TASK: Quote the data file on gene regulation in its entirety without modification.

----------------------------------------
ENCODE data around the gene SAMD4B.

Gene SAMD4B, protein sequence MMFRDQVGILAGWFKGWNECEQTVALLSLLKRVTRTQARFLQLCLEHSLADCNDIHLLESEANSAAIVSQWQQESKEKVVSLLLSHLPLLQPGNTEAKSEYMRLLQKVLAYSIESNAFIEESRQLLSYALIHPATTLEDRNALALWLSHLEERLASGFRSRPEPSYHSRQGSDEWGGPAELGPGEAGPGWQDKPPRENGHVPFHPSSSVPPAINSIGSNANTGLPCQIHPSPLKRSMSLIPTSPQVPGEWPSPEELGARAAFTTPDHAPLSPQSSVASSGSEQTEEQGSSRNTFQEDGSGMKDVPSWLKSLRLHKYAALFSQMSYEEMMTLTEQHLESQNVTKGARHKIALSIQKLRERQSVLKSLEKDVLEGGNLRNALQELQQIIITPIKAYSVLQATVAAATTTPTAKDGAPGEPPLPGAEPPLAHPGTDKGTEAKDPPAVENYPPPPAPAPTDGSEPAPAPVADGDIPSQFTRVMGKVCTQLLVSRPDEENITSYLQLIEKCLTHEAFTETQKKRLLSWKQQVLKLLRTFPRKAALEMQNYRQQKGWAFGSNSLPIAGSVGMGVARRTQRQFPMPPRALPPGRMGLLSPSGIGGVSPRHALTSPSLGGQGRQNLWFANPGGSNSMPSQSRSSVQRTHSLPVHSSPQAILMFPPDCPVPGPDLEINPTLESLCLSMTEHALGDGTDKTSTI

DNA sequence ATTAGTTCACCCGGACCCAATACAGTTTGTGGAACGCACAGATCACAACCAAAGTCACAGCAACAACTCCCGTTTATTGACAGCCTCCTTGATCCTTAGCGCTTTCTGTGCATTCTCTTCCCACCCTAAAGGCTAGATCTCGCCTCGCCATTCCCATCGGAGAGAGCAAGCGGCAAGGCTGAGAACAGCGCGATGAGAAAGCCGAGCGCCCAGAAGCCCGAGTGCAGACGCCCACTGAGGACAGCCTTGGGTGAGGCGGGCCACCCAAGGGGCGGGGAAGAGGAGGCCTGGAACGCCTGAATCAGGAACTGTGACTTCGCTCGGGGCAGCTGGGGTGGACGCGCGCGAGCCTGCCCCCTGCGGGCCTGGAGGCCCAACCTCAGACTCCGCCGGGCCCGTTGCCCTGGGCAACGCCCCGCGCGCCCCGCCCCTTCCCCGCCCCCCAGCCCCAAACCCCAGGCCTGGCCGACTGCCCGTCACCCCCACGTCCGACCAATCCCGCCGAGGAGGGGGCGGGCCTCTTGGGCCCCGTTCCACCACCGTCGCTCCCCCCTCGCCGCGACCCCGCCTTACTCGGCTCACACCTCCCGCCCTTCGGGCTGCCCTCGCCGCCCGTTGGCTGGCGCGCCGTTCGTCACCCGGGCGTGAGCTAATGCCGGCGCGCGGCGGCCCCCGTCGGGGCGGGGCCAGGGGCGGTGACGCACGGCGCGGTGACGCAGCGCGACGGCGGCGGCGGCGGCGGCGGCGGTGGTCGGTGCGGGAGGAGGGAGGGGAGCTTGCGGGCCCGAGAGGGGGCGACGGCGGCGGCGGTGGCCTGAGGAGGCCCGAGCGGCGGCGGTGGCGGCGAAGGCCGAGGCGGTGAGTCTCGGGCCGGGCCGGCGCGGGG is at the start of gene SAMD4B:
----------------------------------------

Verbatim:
ENCODE data around the gene SAMD4B.

Gene SAMD4B, protein sequence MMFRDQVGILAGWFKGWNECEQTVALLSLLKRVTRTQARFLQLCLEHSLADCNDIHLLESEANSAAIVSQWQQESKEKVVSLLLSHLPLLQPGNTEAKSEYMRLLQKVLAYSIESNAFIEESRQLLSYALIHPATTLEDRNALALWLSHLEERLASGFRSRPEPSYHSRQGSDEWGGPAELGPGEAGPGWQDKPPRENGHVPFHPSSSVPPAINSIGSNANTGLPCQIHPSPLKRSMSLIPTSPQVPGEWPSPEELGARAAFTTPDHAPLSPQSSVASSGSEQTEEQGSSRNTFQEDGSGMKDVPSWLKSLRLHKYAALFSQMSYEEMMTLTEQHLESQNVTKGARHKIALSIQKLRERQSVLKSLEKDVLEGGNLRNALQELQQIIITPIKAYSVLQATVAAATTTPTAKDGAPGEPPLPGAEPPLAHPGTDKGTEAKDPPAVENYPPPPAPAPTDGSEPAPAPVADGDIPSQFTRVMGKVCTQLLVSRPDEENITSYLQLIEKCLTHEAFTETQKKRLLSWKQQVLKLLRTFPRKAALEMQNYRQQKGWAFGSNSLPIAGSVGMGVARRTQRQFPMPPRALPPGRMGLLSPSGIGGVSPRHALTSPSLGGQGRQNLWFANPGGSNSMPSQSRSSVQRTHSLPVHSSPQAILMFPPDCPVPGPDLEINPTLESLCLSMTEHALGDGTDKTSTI

DNA sequence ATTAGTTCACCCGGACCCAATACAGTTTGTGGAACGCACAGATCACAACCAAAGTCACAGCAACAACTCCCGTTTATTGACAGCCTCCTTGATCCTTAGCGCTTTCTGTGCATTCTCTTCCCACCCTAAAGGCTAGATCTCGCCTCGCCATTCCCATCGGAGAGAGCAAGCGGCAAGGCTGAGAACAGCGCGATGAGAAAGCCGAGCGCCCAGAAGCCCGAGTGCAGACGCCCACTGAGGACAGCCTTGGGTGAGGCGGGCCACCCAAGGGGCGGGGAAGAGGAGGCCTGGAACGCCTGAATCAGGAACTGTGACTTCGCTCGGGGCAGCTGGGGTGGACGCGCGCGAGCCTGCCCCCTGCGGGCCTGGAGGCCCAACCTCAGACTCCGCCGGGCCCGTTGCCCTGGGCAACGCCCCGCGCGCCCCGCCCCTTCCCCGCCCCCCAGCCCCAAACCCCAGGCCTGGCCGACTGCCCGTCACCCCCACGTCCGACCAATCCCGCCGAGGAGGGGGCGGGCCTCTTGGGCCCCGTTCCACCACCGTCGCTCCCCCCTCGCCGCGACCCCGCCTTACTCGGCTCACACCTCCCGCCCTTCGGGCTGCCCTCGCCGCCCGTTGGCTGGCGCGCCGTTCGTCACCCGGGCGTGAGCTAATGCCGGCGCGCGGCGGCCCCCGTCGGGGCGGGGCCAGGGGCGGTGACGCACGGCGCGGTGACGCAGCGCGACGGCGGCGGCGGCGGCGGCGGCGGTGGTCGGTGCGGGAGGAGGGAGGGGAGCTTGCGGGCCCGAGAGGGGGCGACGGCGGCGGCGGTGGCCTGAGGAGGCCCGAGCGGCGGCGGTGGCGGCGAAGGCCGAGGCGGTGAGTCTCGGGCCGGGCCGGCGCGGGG is at the start of gene SAMD4B: